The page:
President Obama speaks with Iranian President Hassan Rouhani.
President Barack Obama and Iranian President Hassan Rouhani today made news when they spoke directly by phone for 15 minutes. It was the first top-level conversation between the two countries in more than 30 years, and marks the culmination of a week of speculation surrounding various United Nations presentations. According to the White House, the call was initiated by the Iranian President with the support of the country’s supreme leader, Ayatollah Ali Khamenei, and focused largely on Iran’s nuclear ambitions.
The United States severed diplomatic relations with Iran following the 1979 Islamic Revolution in Iran. That revolution resulted in the overthrow of the U.S.-backed Shah Mohammed Reza Pahlavi and the rise of Ayatollah Ruhollah Khomeini. Revolutionaries sympathetic to the Ayatollah seized control of the American embassy and held 52 American diplomats hostage for more than a year.
But Iran’s current president, Hassan Rouhani, is widely viewed as a moderate who desires improved relations with the West. Opening conversations with the Obama administration could be the first step in a broader strategy to do just that.
What do you think? Is Iran serious about improving relations with the West? Does Rouhani have the support of the key elements of the Iranian government—most notably the Ayatollah—to pursue his agenda? Or will Iran’s commitment to maintaining its nuclear weapons program undermine prospects for improved relations with the United States? Take the poll or leave a comment below and let us know what you think.
As German voters head to the poll this weekend and interesting challenge is emerging for Chancellor Angela Merkel’s ruling Christian Democrats. While the CDU appears to be well positioned to retain its dominant position in parliament, early polling suggests that their coalition partner, the Free Democrats, may underperform. If the Free Democrats do as badly as expected, Merkel may be forced to find a new coalition partner or to include a third party in the ruling coalition, making the government more fragile. Some analysis are even projecting another “grand coalition” that forces rival center-right Christian Democrats and center-left Social Democrats into a government together.
The news is not good for Merkel, whose party is ironically expected to win their largest share of the vote ever. But that’s the politics of parliamentary systems. The voting system encourages a larger number of parties, representing a broader array of interests and issues, to participate. But because of the large number of parties, compromise between rivals is often necessary for government to function effectively, and no single party is usually able to rule without the assistance of others. It will be interesting to see what the vote—scheduled for Sunday—produces.
What do you think? Does the more inclusive nature of proportional representation systems like that of Germany offset the disadvantage of greater instability? Or is the stability of first-past-the-post electoral systems preferable to the inclusiveness of parliamentary systems? Take the poll or leave a comment below and let us know what you think.
We tend to think of states as fairly stable and long-lasting institutions. But a new video tracing the rise (and fall) of states in Europe from 1000AD to the present highlights the importance of national boundaries. What’s of particular interest is the relatively brief period in which the map looks like it does today. At just over 3 minutes, it’s a fun way to introduce the concept of statehood in your IR and comparative classes.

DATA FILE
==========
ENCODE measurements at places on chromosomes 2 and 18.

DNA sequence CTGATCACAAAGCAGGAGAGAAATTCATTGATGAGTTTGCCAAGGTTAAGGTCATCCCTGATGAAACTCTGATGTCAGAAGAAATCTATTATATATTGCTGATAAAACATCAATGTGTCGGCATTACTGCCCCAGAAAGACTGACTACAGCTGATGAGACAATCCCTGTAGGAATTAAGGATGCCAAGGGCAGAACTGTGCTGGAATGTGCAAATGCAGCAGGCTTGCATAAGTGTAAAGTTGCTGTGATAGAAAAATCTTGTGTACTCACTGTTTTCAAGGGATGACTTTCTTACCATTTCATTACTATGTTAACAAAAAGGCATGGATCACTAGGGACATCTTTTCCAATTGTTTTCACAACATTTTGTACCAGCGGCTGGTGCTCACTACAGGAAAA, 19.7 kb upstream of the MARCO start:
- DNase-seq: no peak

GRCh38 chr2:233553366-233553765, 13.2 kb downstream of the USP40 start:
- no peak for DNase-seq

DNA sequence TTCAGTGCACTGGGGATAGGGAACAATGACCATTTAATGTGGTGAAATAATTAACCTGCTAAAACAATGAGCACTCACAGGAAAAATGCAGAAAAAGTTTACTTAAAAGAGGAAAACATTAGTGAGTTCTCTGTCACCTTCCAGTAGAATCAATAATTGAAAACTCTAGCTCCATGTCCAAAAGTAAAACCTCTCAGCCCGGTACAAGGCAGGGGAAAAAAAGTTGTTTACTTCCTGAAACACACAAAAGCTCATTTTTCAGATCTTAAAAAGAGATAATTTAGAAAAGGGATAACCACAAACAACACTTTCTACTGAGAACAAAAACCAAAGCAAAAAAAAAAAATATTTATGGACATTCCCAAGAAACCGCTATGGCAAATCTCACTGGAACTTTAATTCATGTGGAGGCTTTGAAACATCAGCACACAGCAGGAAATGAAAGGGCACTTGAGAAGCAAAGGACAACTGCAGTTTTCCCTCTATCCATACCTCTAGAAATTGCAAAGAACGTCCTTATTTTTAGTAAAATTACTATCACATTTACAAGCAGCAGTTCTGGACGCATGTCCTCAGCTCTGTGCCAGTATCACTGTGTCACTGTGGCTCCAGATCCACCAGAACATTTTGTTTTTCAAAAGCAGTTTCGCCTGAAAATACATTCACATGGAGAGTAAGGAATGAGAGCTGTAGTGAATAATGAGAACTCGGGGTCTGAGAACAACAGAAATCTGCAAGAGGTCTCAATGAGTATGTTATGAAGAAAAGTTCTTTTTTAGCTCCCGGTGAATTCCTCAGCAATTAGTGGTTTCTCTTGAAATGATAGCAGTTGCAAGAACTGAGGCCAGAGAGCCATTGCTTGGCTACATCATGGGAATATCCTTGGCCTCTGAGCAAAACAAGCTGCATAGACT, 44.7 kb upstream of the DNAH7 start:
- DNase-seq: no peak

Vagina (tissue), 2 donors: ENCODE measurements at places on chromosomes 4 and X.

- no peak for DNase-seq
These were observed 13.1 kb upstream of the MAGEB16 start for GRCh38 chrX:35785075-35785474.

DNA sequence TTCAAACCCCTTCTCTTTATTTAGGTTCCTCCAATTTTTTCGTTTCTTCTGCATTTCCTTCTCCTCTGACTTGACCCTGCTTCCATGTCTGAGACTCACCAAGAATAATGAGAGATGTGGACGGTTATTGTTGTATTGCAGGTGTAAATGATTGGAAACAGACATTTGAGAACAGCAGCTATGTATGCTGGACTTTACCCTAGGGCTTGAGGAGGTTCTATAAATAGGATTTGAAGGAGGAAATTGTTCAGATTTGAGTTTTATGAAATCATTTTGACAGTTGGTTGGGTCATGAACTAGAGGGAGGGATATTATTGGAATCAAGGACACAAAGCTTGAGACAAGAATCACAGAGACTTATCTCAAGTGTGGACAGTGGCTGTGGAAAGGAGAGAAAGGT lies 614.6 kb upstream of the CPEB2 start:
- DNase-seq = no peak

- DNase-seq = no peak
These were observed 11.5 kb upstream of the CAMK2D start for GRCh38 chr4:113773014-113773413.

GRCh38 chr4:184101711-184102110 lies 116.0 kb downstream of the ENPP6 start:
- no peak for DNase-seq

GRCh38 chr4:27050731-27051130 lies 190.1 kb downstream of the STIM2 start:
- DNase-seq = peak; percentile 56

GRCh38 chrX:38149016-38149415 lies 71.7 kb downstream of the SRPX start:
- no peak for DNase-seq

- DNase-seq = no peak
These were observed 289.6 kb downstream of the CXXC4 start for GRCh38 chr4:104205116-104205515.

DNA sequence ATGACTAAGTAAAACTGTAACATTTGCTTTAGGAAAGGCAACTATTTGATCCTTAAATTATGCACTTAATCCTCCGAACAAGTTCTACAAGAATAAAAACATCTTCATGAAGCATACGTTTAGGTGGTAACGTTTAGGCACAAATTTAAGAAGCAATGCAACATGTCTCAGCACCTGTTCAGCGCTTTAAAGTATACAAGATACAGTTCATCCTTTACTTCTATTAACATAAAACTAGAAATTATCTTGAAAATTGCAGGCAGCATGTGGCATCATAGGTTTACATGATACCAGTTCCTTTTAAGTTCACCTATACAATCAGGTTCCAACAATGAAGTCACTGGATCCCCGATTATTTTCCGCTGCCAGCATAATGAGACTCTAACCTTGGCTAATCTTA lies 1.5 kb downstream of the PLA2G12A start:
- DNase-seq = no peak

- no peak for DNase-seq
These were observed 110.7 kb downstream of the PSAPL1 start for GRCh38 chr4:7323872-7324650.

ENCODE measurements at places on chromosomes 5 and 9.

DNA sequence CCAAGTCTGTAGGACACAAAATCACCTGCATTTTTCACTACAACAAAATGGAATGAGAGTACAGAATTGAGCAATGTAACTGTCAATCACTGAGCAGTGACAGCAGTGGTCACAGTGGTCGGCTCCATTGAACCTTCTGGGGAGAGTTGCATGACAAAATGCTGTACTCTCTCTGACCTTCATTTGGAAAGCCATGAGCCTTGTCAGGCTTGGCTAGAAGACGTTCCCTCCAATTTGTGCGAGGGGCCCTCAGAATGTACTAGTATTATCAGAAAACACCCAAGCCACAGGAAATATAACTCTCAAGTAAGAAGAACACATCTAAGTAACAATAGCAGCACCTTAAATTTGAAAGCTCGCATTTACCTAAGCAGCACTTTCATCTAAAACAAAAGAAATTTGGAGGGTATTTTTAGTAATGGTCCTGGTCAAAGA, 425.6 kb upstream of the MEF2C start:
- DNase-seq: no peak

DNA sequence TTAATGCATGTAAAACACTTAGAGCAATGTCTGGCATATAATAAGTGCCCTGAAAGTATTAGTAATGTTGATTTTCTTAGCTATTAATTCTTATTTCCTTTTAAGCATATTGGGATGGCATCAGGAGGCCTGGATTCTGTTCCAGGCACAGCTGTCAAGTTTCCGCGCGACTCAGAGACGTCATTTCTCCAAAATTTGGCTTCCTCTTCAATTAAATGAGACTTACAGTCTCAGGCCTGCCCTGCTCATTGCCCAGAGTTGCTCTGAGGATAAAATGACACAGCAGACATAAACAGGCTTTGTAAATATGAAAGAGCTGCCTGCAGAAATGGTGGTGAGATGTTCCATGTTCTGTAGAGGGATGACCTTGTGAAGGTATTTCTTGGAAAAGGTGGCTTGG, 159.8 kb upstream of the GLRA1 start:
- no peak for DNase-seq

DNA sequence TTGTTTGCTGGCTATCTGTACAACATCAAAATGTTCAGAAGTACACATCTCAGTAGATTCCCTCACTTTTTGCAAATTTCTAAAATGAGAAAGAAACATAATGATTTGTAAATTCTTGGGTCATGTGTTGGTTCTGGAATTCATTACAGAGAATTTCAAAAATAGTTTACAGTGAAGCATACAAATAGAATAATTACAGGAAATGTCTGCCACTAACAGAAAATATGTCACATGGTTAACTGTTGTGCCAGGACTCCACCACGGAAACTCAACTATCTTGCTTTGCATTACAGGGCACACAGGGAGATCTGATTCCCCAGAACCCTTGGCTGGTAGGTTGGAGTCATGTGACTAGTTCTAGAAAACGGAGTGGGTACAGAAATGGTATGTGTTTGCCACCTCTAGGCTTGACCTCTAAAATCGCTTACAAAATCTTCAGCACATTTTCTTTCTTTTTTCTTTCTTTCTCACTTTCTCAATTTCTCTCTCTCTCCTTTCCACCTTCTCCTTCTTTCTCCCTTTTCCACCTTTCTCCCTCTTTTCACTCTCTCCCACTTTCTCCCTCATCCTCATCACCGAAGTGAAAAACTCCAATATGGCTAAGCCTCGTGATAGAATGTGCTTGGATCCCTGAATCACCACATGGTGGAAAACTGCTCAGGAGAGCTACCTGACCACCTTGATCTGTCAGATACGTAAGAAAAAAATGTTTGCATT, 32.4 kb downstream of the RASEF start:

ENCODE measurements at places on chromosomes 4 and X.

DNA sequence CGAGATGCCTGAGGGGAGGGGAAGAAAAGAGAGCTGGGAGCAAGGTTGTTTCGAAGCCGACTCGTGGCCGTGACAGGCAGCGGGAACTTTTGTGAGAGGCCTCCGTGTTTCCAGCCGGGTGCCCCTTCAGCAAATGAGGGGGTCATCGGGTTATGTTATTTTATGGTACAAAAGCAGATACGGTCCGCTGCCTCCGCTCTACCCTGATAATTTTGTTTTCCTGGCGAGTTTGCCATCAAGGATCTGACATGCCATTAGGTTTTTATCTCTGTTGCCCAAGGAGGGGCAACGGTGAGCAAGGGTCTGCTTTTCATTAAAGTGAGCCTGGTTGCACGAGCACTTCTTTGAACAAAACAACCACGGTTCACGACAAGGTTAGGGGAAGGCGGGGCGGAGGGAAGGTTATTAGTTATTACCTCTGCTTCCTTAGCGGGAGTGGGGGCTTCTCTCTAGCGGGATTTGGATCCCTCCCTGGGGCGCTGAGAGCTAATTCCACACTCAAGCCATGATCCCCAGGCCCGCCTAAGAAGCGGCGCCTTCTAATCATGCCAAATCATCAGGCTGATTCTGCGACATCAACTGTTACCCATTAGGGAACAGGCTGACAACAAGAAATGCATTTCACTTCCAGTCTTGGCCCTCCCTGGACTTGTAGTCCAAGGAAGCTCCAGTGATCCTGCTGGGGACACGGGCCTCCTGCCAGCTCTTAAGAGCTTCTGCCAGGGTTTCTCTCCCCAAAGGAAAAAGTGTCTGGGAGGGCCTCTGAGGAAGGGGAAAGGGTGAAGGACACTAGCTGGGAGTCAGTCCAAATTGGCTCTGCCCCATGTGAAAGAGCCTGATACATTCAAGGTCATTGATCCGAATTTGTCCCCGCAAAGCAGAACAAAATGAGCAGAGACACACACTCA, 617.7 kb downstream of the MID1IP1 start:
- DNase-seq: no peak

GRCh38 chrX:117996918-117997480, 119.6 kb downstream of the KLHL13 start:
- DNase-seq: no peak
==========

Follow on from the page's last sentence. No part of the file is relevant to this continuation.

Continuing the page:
Two Farmers in Ethiopia Pick Coffee Cherries, the fruit processed into coffee beans (Image courtesy The Upcoming).
A new report issued by the United Nations Children’s Fund (Unicef) claimed thatthe child mortality rate in Ethiopia has been cut from more than 200 deaths per 1,000 live births in 1990 to 68 per 1,000 today. With a per capita gross domestic product of less than $1,200, Ethiopia is one of the poorest countries in the world, ranking 169th (out of 180) according to World Bank estimates. The Ethiopian economy is heavily dependent on coffee exports, which account for more than a quarter of the country’s export earnings. Coffee production—like agricultural production in Ethiopia more generally—is highly dependent on rainfall. But the Unicef report suggests that Ethiopia—a country with a long history of famine and malnutrition—is one of the few African countries making progress towards achieving the Millennium Development Goal of reducing child mortality rates. The country’s success, according to Health Minister Kesetebirhan Admasu, has been based on a strategy of “aggressively expanding its primary healthcare network.” Increased household incomes have, according to Admasu, “also resulted in better nutrition for children [and] women; this has translated into better sanitation – all these have direct or indirect impact on the survival of children.”
Ethiopia’s success has been driven, at least in part, by a price increase for coffee between 2003 and 2010 (see graph above). This price increase generated additional employment and income at the household level and higher tax and excise revenues at the national level. But since 2010, global coffee production has grown sharply and prices are starting to decline. And with lower coffee prices, Ethiopia’s development strategy might falter as well. For now, though, Ethiopia is rightly basking in the limelight, having shed its image as a land of famine and hunger.
What do you think? Does Ethiopia’s success in reducing child mortality rates suggest a path for other developing countries? Or is Ethiopia’s dependence on coffee exports too risky a model? Take the poll or leave a comment below and let us know what you think.